tralac Daily News
African Continental Free Trade Area Awareness Workshop Goes to Limpopo (The Department of Trade, Industry and Competition)
The Limpopo private sector will be exposed to export opportunities that are presented by the African Continental Free Trade Area (AfCFTA). This will happen during the Limpopo leg of the awareness workshop on the implementation of the African Continental Free Trade Area (AfCFTA) Agreement.
This is part of a series of workshops that the department is rolling out throughout the country from May-July 2023. The inaugural workshop took place in KwaZulu-Natal last week and was a success. Businesspeople who attended the KZN session welcomed the progress and benefits that the AfCFTA will afford their respective businesses once implemented.
According to the Chief Director of Africa Multilateral Economic Relations at the dtic, Mr Sandile Tyini, the workshop seeks to communicate and engage with the private sector, Small and Medium Enterprises (SMEs), as well as women and youth-owned export ready businesses on the status of the implementation of the AfCFTA, including opportunities for South African companies to participate in preferential trade beyond the Southern African region.
“The six sector master plans targeted for these workshops are steel and metal fabrication; agriculture and agro-processing; retail-clothing, textiles, footwear and leather (R-CTFL) value chain; automotive industry; sugar value chain; and forestry. Limpopo workshop will focus on agriculture and agro-processing; sugar value chain; forestry; as well as retail-clothing, textiles, footwear and leather (R-CTFL) value chain,” adds Tyini.
Mozambique must submit its tariff offer to the African Continental Free Trade Area Secretariat (AfCFTA) by June of the current year. The tariff offer was ratified in 2022 by the Mozambican parliament, the Assembly of the Republic.
According to the Minister of Industry and Trade, Silvino Moreno, who was addressing the press during the launch of Africa Week Celebrations, the tariff offer is compulsory for Mozambique’s effective adherence to the continental free market.
“This document contains relevant information about the products that Mozambique will place in the continental market and those that will be free from customs tariffs. The work is concluded and we will present our tariff offer to the AfCFTA by June 30’, the minister said.
“We have a major agricultural capacity. We can offer cashew nuts, cotton and other products that are currently exported to Europe and Asia’, he said, adding that the country has a lengthy coastline, ideal for offering logistical services to some countries that do not have access to the sea.
After the tariff offer submission, he explained, there will follow the disclosure of the national private sector commitments, since Mozambican companies are the main actors of the market.
AfCFTA reviews opportunities in four products (Tanzania Daily News)
THE African Continental Free Trade Area (AfCFTA) is currently reviewing the existing opportunities in value chains of cotton, meat, coffee and cereals across the continent to understand how they contribute to intra-African trade. The four products are main cash streams in Tanzania.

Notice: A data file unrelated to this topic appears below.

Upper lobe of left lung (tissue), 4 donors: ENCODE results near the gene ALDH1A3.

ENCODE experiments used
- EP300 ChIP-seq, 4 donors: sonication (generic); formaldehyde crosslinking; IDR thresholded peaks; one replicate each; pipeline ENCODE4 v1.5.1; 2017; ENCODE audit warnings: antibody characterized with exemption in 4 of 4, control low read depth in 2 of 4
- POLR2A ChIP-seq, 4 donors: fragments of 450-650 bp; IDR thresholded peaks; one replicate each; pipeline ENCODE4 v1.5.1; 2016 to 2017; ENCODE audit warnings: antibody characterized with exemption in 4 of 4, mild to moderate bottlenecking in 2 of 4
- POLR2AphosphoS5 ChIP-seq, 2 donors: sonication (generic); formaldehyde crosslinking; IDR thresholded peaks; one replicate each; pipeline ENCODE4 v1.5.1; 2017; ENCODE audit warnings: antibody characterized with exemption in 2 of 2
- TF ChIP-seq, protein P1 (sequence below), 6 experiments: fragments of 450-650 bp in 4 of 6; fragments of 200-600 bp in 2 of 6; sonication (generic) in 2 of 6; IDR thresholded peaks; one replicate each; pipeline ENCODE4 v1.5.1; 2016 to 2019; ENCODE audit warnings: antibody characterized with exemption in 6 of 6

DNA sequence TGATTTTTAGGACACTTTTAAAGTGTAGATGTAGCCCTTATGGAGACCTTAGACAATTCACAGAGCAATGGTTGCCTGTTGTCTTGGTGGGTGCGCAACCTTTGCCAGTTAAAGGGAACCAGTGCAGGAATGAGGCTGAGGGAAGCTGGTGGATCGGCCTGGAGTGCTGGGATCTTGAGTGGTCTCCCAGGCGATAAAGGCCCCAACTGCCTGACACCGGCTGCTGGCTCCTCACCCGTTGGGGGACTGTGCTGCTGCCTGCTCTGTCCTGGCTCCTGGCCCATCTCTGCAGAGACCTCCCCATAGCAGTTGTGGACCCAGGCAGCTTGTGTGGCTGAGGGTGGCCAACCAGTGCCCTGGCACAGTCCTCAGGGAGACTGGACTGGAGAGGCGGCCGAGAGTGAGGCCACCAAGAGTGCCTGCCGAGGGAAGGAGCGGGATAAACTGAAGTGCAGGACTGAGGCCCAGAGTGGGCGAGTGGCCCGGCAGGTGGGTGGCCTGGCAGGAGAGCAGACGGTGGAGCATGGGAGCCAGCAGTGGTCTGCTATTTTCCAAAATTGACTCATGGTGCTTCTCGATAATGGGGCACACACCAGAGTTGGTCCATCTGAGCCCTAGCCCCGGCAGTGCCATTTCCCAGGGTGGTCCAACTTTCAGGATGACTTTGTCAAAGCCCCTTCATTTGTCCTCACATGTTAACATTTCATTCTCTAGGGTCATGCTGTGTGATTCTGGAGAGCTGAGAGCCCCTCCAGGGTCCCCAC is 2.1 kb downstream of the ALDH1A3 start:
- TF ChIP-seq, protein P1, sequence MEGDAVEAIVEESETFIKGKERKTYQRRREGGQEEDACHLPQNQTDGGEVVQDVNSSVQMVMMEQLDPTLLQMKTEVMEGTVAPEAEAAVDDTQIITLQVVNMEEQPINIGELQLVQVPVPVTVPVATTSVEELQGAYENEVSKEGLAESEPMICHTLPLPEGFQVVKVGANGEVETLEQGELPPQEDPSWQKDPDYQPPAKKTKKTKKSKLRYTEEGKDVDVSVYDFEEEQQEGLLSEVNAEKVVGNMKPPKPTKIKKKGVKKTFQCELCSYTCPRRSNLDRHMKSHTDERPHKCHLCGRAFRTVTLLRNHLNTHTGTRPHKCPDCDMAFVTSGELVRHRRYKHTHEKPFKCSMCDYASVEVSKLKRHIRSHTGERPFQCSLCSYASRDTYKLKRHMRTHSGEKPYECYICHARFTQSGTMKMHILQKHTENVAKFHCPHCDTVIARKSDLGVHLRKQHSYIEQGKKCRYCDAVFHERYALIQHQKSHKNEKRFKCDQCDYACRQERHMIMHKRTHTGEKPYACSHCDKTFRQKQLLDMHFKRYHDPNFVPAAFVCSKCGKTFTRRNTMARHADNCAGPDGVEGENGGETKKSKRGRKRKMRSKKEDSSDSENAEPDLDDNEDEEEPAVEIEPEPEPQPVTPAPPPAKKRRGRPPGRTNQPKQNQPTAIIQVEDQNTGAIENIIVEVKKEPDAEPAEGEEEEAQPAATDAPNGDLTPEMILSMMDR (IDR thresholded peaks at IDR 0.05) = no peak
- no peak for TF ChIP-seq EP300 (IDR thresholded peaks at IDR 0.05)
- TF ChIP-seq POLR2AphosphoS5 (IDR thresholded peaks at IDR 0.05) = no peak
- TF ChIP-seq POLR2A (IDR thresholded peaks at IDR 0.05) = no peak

AfCFTA SG said that the organisation is undertaking a review of the opportunities in those value chains of the four crops to help the member states to understand the full potentials of the produce in contributing to intra-African trade and the broader AfCFTA objectives.
“This is part of our collective efforts to create a policy environment for boosting regional investment in agricultural value chains for enhanced intra African trade in agricultural commodities and services and creating a new business dynamic in the agriculture trade arena,” the Secretary- General stressed.
According to the Food and Agriculture Organisation (2019), sub-Saharan Africa’s food import bill was 48.7 billion US dollars in 2019 compared to 46.9 billion US dollars in 2018.
The food import bill for the whole of Africa was about 80 billion US dollars per year in 2015–2017. From 2020 to 2022, the bill per year increased to 84 billion US dollars while intra Africa trade in agricultural food products was 11.4 billion US dollars, representing only 14 per cent of value of agricultural food products imported by Africa from other parts of the world.
“There is, therefore, an imperative need to accelerate agricultural production to reduce the food import bills, revive the rural economies, slow down rural to urban migration, expand foreign exchange earnings and create jobs, especially for young Africans and women,” he said.
USTR Releases Summaries from U.S.-Kenya Strategic Trade and Investment Partnership Negotiations (United States Trade Representative)
Consistent with the Biden-Harris Administration’s commitment to the highest levels of transparency in trade agreement negotiations, the Office of the United States Trade Representative (USTR) today released summaries of texts proposed by the U.S. side during the first negotiating round of the United States-Kenya Strategic Trade and Investment Partnership (STIP), which was held in Nairobi, Kenya from April 17-20, 2023.
The goal of the Partnership is to increase investment; promote sustainable and inclusive economic growth; benefit workers, consumers, and businesses (including micro-, small-, and medium-sized enterprises); and support African regional economic integration. The summaries detail the negotiating proposals from the U.S. side for the following chapters: agriculture; anticorruption; micro, small, and medium-sized enterprises; and services domestic regulation.